Opening No. 81: The Source Theatre and Su Teatro’s “The Gospel at Colonus”: This co-production is a spiritual and uplifting telling of the Oedipus tragedy as inspired by African-American Pentecostal churches and sung by a choir of 32. Oedipus’ torment and redemption is presented as a parable that explores myth as a powerful connecting point for all people. The original script, developed in 1985 by experimental theater director Lee Breuer, was a finalist for the Pulitzer Prize. Above, Don Randle, who plays “Preacher Oedipus” and a narrator of sorts, feels the fervor alongside Autumn Johnson, left, and Lorena Perez as the cast builds up its energy and excitement for Thursday’s opening performance. Directed by Jimmy Walker, Music directed by Michael A. Williams, choir directed by Ervia P. Davis. Featuring Don Randle, Martin Estes Jr., Roslyn Washington, Jesse Ogas and Charlie Romero; featured choir soloists such as Robertta Moore, Willie Singleton and Krisangela Washington; and scores of ensemble choir members you might recognize such as Dwayne Carrington, Vincent Robinson, Amy Luna, Mehry Elaminia, and Su Teatro matriarch Yolanda Ortega … for starters. Through June 30. Showtimes 7:30 p.m. Thursdays through Saturdays; plus 2 p.m. Sunday, June 30, at the Su Teatro Performing Arts Center, 721 Santa Fe Drive, 720-238-1323 or the source’s home page. Thanks: Mica Garcia de Benavidez, Anthony J. Garcia, Arnold King, cast and crew.
Opening No. 80: The Edge’s “One Flew Over the Cuckoo’s Nest”: Randy Diamon takes a quiet moment before the audience is let into the asylum. Diamon, who just last month was playing a karaoke lounge lizard in Horse & Cart’s “The Singing Room,” has here transformed into a rather spineless Dr. Spivey. Ken Kesey’s subversive story of institutional oppression and the indomitable human spirit represents the latest big step forward for director Rick Yaconis’ rapidly growing little theater company in Lakewood. This, one of the defining work of the 1960s, shows the carnage that occurs when rebellion crashes up against absolute power. Randle McMurphy’s epic psychological showdown with Nurse Rancid, er, Ratched, has made for one of the great dramatic conflicts of all time. Here that pits Scott Bellot against Jada Roberts, to my knowledge just the second Equity guest artist (union) in Edge history. The 16-actor play also features Joe Von Bokern as poor Billy Bibbitt and Sam Gilstrap as the laconic Chief Broden. Also featuring Ken Street, Maggie Stacy, Bob Byrnes, Kelly Ann Dwyer, Leroy Lenard, Ryan Goold, John Greene, Donovan Arterburn III, Ryan Danielson, Peter Marullo and Amanda Flageolle. Showtimes: 8 p.m. Thursdays through Saturdays; 6 p.m. Sundays through June 30. Note new address: 1560 Teller St., Lakewood, 303-232-0363 or The Edge’s home page. Thanks: Amanda Flageolle, Rick and Patty Yaconis, and Gloria Shanstrom.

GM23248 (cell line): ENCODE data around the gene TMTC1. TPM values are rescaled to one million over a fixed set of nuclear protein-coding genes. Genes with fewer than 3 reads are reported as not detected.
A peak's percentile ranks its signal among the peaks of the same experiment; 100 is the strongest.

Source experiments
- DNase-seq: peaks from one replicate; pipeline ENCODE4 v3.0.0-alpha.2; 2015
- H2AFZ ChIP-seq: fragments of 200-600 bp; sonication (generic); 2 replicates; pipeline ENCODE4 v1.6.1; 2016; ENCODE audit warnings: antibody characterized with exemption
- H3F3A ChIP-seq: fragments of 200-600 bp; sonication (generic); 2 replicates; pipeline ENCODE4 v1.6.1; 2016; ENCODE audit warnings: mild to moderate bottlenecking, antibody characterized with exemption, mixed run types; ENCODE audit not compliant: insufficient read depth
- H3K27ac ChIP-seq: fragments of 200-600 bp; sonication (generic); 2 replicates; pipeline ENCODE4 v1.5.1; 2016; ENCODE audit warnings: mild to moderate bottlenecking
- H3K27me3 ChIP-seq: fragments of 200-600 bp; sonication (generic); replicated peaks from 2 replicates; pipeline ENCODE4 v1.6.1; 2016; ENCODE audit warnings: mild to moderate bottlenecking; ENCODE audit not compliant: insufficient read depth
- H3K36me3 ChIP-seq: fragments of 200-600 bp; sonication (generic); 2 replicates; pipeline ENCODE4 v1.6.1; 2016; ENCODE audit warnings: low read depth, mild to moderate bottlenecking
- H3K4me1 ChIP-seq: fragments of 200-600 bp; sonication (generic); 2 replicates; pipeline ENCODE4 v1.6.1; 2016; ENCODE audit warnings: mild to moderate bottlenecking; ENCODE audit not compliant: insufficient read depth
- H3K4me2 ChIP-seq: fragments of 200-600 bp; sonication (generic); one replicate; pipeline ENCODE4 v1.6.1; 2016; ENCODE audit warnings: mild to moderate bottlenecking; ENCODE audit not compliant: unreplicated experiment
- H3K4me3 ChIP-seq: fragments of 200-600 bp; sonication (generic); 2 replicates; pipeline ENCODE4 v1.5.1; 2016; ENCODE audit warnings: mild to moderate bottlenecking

Opening No. 79: Colorado Shakespeare Festival’s “A Midsummer Night’s Dream”: Even if you’ve seen Shakespeare’s most popular title before, you likely haven’t seen it with a Hermia who walks (and dances!) with a crutch. Above, Sean Scrutchins strikes a charming hero pose with his lady love during the pre-show brush-up rehearsal — moments before his Lysander transforms from a Romeo into a Ro-monster. As Hermia, Jenna Bainbridge doesn’t know it, but she is about to lose her crutch (two of them, actually). Turns out, she doesn’t much need it. Bainbridge, who has oft-demonstrated her loveliness while starring in sweet musicals like “Beauty and the Beast” for the handicapped Phamaly Theatre Company, and “Cinderella” for Boulder’s Dinner Theatre, has also proved to have talons in the Denver Center Academy’s “The Rimers of Eldritch.” In “Midsummer,” she’s the picture of loveliness, until Lysander’s spell-bound reversal turns her Hermia into a veritable forest pugilist. Bainbridge, a Castle Rock native and rising senior soprano at the University of Denver’s Lamont School of Music, was partially paralyzed from a fall at 18 months old, and now walks with a pronounced limp. But in this fresh and fun new take on “Midsummer,” she’s proving once again that she can pretty much run with anyone. Also starring Sammie Joe Kinnett, Taylor Fisher, Steven Cole Hughes, Jamie Ann Romero, Nigel Gore, Greg West and Larry Hecht. And featuring Nathan Stith, Sam Sandoe, Hannah Christenson, Alex Esola, Bud Coleman, William Rowland, James Miller, Benaiah Anderson, Jared Norman, Nicole Bruce, Amy Handra, Trine Jensen, Lydia Thompson, Sofie Berg and Sarah Jo Adler. Directed with great wit and good cheer by Geoffrey Kent, longtime company actor and fight choreographer, in his Colorado Shakes directorial debut. Showtimes: 8 p.m. Saturdays June 15, 22 and July 6 (plus Thursday, Aug. 8); 6:30 p.m. Sundays July 21, 28, and Aug. 4 and 11; plus 6:30 p.m. on various weekdays: July 23-24, and Aug. 3, 6 and 7. At the Mary Rippon Amphitheatre, CU-Boulder campus, 303-492-0554 or Colorado Shakes’ home page. Thanks: Clay Evans, Rachel Ducat, Paul Behrhorst and Caitlin Conklin.